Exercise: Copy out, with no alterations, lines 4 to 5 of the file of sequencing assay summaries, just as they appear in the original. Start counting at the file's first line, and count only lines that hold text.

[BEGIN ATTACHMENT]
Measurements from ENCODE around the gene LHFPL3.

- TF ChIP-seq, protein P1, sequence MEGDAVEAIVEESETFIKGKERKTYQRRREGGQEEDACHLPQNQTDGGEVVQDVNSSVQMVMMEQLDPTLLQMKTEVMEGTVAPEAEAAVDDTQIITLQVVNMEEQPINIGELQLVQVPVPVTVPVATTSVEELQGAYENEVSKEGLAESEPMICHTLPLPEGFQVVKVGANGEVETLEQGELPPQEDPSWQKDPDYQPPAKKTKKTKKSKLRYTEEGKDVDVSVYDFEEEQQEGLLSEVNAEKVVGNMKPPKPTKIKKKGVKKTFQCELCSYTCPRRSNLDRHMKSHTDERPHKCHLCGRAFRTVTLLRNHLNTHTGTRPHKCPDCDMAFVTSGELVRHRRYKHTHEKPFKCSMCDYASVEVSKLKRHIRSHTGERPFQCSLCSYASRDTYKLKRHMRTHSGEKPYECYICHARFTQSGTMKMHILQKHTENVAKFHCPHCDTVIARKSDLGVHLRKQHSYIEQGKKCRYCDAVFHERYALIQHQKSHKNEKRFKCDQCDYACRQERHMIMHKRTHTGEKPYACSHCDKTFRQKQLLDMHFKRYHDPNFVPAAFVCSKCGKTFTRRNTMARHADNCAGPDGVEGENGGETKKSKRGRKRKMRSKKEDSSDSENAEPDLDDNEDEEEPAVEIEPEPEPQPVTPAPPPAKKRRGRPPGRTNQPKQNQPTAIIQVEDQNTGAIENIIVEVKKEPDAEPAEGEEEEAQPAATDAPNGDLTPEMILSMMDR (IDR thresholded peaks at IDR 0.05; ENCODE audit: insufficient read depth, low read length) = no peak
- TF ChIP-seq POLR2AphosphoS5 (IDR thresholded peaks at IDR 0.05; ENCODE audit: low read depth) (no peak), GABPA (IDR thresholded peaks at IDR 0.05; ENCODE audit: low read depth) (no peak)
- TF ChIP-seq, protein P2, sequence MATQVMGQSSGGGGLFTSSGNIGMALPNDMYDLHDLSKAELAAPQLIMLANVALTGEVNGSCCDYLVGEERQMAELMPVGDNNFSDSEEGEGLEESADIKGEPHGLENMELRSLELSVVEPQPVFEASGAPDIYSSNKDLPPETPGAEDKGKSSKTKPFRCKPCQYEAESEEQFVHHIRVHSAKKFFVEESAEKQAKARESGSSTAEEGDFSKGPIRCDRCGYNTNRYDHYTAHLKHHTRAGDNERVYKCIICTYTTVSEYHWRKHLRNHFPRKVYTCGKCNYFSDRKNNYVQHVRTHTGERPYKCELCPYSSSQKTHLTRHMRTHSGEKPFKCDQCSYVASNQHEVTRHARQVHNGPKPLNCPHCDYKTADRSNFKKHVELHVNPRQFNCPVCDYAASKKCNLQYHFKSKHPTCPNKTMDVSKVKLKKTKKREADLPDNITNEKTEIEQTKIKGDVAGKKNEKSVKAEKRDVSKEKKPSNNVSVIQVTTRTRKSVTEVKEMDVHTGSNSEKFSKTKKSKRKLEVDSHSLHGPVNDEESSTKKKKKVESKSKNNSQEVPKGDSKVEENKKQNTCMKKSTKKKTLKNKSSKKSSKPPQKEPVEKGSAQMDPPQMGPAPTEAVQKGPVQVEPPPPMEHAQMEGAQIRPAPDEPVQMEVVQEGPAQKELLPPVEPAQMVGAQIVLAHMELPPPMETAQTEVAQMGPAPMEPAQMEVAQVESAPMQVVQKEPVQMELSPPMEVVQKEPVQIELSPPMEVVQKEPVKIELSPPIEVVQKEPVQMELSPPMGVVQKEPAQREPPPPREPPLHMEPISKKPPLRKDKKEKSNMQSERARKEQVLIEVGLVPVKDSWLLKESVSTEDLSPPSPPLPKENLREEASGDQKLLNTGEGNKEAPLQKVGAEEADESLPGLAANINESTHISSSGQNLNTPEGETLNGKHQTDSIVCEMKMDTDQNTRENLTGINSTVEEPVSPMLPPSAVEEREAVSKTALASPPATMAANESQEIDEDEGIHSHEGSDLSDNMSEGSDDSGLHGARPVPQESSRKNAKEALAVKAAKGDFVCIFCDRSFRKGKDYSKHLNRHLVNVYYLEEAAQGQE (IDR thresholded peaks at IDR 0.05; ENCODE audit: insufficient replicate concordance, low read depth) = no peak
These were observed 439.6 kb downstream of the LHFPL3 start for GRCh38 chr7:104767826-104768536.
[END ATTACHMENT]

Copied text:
- TF ChIP-seq, protein P2, sequence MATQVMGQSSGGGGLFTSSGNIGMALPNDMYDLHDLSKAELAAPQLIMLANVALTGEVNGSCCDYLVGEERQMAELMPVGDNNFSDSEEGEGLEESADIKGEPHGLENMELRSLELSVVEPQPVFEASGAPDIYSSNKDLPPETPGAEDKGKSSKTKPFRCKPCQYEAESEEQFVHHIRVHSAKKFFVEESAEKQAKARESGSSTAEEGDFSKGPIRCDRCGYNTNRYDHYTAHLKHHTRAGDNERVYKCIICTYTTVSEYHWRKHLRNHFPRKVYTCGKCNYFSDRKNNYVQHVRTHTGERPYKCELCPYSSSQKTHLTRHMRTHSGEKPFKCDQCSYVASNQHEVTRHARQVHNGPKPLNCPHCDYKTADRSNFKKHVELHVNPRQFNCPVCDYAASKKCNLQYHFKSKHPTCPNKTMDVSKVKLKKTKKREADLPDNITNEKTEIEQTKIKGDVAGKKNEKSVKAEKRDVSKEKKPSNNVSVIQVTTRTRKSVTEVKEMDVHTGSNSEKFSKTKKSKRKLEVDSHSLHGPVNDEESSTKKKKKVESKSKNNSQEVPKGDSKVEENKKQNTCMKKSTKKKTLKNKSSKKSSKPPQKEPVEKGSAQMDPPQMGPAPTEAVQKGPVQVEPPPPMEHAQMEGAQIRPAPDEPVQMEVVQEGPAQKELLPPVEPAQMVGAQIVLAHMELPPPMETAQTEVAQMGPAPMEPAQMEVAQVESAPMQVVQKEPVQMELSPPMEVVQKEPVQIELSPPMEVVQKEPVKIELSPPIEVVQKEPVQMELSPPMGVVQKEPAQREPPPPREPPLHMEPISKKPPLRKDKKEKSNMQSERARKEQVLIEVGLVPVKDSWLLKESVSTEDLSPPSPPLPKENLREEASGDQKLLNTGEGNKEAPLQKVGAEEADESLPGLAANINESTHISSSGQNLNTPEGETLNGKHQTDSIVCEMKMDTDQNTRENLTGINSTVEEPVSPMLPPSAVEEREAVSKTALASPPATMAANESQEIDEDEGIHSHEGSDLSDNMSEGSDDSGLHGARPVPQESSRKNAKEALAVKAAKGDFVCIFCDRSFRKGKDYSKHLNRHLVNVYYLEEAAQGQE (IDR thresholded peaks at IDR 0.05; ENCODE audit: insufficient replicate concordance, low read depth) = no peak
These were observed 439.6 kb downstream of the LHFPL3 start for GRCh38 chr7:104767826-104768536.